Wisconsin sheriff's 'progressive' jail reform involves calling inmates 'residents'
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As part of a progressive push, a Wisconsin jail will encourage staff to stop describing convicted or accused criminals incarcerated at the facility as “inmates,” and to instead refer to them as “residents” or “those who are in our care,” the newly elected sheriff announced Tuesday less than 100 days after taking office.
Hosting a press conference outside the Public Safety Building in Madison, Dane County Sheriff Kalvin Barrett said he’s making the change after meeting with former offenders through the nonprofit Nehemiah Center for Urban Leadership Development who described how being referred to as “inmates” or “convicts” while incarcerated creates a stigma that increases barriers when reentering society.
“I view this change in name as a way to humanize those who are within our care,” Barrett said, according to the Wisconsin State Journal. The sheriff argued that his office’s “change in philosophy” will reduce recidivism and represents a “small step” in influencing how those incarcerated view themselves.
“This proactive approach to our criminal justice reform is going to allow us to move toward a 21st-century policing mindset in which we treat everyone within our community with dignity, respect and humanity,” Barrett continued, according WSYX, describing the new policy at Dane County Jail.
“As your sheriff, I believe our philosophies, policies and practices should be proactive and not reactionary like many other areas of our criminal justice system,” Barrett added, according to WMTV, arguing that other law enforcement agencies around the country have made similar changes to eliminate the antiquated term. “The Dane County Sheriff’s Office is a national leader in appropriate progressive reform, and many follow our lead.”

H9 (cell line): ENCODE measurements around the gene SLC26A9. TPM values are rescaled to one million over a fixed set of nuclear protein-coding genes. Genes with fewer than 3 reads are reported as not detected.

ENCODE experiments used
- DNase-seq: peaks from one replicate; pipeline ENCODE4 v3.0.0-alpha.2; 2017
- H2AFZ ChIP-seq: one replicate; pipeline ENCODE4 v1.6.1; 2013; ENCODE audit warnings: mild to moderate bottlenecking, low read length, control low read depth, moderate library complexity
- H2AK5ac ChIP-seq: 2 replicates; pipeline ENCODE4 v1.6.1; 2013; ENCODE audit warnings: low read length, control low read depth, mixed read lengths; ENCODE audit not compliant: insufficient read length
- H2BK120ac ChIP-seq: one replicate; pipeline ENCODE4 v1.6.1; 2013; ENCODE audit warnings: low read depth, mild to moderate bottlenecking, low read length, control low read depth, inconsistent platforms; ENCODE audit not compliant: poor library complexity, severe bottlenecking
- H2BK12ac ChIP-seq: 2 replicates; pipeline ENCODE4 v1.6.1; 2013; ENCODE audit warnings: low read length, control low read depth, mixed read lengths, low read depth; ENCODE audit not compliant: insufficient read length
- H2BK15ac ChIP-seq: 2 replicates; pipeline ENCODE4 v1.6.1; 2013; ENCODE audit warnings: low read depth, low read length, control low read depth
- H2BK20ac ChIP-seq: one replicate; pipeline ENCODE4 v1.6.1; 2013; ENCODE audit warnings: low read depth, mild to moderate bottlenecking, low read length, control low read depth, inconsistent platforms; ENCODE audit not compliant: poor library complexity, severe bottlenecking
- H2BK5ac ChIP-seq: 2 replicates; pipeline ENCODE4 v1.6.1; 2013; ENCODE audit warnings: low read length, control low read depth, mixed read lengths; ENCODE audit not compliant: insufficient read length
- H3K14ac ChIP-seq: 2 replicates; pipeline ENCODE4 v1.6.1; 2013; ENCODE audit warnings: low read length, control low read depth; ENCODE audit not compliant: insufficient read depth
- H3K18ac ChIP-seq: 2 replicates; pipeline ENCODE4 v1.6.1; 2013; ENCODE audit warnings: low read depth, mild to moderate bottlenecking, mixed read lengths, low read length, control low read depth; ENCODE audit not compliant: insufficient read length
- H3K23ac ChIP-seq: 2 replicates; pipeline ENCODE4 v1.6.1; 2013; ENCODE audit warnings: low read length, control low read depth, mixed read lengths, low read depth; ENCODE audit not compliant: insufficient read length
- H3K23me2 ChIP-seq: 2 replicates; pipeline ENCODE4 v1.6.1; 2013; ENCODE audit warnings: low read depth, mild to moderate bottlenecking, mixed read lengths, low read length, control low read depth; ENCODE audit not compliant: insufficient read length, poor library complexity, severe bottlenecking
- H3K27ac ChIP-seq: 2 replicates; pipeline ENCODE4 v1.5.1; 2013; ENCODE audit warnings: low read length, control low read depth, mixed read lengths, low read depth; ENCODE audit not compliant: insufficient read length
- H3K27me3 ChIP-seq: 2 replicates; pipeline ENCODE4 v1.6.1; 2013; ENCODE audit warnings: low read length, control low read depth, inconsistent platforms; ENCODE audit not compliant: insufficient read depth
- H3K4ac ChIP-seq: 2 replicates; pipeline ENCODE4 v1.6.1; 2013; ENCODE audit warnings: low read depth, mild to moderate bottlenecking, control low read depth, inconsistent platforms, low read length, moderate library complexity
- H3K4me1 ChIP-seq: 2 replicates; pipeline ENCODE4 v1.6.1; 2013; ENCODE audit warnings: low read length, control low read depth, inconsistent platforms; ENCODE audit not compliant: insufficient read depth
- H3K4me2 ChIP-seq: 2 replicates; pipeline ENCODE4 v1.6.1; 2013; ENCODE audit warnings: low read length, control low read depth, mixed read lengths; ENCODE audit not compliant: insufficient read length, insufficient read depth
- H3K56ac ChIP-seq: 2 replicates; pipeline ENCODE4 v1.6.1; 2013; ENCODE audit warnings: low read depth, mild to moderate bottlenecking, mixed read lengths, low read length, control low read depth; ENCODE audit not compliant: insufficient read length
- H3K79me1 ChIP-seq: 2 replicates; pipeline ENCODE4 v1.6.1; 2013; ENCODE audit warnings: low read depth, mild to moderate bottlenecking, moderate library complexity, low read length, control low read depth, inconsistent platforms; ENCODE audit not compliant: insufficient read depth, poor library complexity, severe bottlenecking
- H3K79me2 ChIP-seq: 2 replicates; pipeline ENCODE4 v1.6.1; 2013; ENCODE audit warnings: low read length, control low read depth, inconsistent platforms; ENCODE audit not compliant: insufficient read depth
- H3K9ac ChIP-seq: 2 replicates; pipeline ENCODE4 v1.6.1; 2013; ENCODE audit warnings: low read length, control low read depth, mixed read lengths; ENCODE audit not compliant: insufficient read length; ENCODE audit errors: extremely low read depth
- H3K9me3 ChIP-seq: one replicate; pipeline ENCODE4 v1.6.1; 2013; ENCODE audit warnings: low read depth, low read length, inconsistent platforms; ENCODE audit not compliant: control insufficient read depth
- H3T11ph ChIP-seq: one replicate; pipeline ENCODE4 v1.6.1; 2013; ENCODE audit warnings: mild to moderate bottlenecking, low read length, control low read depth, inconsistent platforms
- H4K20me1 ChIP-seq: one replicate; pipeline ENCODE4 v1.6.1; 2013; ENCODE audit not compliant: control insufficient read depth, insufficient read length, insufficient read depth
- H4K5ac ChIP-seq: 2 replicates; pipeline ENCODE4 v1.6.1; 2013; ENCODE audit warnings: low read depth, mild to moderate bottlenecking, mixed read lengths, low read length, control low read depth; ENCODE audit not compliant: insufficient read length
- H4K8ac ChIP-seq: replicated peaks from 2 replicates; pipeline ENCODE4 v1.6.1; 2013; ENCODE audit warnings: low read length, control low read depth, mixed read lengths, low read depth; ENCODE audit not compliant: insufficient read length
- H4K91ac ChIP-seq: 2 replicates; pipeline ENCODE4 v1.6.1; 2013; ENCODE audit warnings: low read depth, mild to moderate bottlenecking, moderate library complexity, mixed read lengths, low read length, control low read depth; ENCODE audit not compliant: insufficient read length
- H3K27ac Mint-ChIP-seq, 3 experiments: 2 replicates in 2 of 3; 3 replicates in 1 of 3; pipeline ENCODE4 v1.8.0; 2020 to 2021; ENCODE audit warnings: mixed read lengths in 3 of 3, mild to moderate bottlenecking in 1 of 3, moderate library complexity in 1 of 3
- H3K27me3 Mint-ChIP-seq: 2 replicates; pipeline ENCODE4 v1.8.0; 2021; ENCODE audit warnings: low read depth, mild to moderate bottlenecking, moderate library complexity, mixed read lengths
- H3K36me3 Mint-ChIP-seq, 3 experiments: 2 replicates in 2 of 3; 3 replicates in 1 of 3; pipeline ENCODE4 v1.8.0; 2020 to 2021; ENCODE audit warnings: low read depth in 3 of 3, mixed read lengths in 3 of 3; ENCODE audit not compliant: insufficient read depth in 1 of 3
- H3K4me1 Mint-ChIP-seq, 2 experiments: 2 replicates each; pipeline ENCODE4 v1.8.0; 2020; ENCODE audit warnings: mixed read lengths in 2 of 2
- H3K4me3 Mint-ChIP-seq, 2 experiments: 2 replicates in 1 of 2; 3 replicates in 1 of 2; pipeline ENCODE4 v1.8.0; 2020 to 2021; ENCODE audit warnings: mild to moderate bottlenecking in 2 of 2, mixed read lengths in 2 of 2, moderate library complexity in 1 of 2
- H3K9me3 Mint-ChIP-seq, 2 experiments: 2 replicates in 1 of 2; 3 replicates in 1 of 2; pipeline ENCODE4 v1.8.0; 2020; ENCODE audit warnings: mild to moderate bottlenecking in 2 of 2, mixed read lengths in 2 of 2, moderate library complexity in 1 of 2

Dane County Sheriff Kalvin Barrett. (Photo: WISC via NNS)
(WISC via NNS)
Dane County Supervisor and Democratic state Rep. Sheila Stubbs said at the press conference that it was important for jail employees to give incarcerated individuals “a sense of belonging.”
“We need to give people back the wholeness they deserve,” she said. “Changing the name of inmate to resident gives them a sense of belonging.”
Meanwhile, Barrett declined to take a stance or provide updates on the ongoing $148 million jail-consolidation project, the Wisconsin State Journal reported. It’s projected to go millions over budget again amid rising costs for construction materials, and faces further delays amid other county initiatives to reduce the overall jail population, The Cap Times reported.
Another change was seen on the Dane County Sheriff’s Office website, which now describes the department as “the largest peace officer agency in Dane County,” replacing the old language that said it was “the largest law enforcement organization in Dane County.”
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